THE Vietnamese state budget deficit, which regularly remains at a high level, and rising public debt are among the biggest macro-economic risks facing the nation, making it more difficult for the government to help the economy head towards growth, said Professor Tran Tho Dat, principal of the National Economics University (NEU).
Dat, who is a member of the prime minister’s economic advisory team, made the statement on Monday at the national scientific conference on Vietnam’s economy last year and prospects for this year.
Participating specialists and scientists assessed Vietnam’s economic performance, pointed out shortcomings, analysed opportunities and made financial policy recommendations to ensure the safety and sustainability of the nation’s finances.
According to Professor Dat, Vietnam’s economic performance has showed positive signs with last year’s GDP growth rate at 7.08 per cent, the highest rate in the last 10 years.
The primary contributions to growth come from foreign direct investment, the processing and manufacturing industry, domestic consumption and a trade surplus.
However, efforts to improve the business climate have recently slowed. Other challenges come from difficulties encountered by the private sector and greater fiscal risks.
Vietnam’s public spending over the past ten years has remained high while state budget collection is unable to cover the spending. Vietnam’s state budget deficit is the highest in the region. The country has no other choice but to continue borrowing to compensate for the overspending, causing public debt to rise, he said.
“This has affected long-term economic growth, macro-economic stability and Vietnam’s capacity to respond to changes in the economic sector,” Dat said.
Falling demand for exports
Associate Professor To Trung Thanh from NEU said Vietnam is vulnerable to external pressures. Escalating global trade conflicts are forecast to lead to declining demand for exports and decreasing foreign investment to the country.
Domestic factors also impact national economic growth. The slow restructuring of state-owned enterprises and the banking sector is predicted to place a greater burden on the public sector, he said.
Senior economist Vo Tri Thanh said economic growth depends on multi-national corporations. Vietnam will be affected if these groups face challenges, making it the biggest difficulty the country currently faces.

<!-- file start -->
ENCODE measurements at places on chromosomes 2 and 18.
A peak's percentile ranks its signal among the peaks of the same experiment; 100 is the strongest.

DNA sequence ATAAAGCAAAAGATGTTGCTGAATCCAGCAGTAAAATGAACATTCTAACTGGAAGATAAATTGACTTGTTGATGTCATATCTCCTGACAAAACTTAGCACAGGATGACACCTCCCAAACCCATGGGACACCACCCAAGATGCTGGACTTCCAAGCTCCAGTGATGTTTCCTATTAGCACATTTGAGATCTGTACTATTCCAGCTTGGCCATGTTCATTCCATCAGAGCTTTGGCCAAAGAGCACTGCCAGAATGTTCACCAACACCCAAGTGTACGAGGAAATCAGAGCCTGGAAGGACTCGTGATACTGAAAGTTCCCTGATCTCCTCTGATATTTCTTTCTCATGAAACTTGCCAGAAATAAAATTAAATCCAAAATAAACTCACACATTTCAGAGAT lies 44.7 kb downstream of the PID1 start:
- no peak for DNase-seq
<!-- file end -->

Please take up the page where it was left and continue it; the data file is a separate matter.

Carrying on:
Participants at the conference agreed that it was necessary for Vietnam to assess fiscal policy in the context of new economic developments and analyse the impacts of fiscal policy on the economy.
Vietnam needs to reform its tax collection system to reduce the burden and cut spending on administrative management.
Financial allocation and management tasks should be assigned to local authorities and they must uphold their responsibility of ensuring transparency, the conference was told.
On the same day, the NEU released Vietnam’s Annual Economic Report 2018 themed “Towards sustainable fiscal policy that supports growth”.
Associate Professor To Trung Thanh, co-author of the report, said the document includes personal comments and independent policy arguments by NEU experts about economic issues last year. The scientific and practical evidence-based report discusses economic issues by using quantitative and qualitative methods.
“The report has different features and highlights compared to other annual economic reports. It will serve as a useful reference for policy makers,” he said.
The report’s first chapter evaluates Vietnam’s economic performance last year and prospects for this year. The second part looks into Vietnam’s fiscal policy including state budget collection and spending and assesses the impacts of fiscal policy on the economy in the medium and long-term.
The last chapter proposes recommendations towards sustainable fiscal policy which supports economic growth.
Last year edition of the NEU’s report was themed “Removing barriers to the development of private enterprises”. VIET NAM NEWS/ANN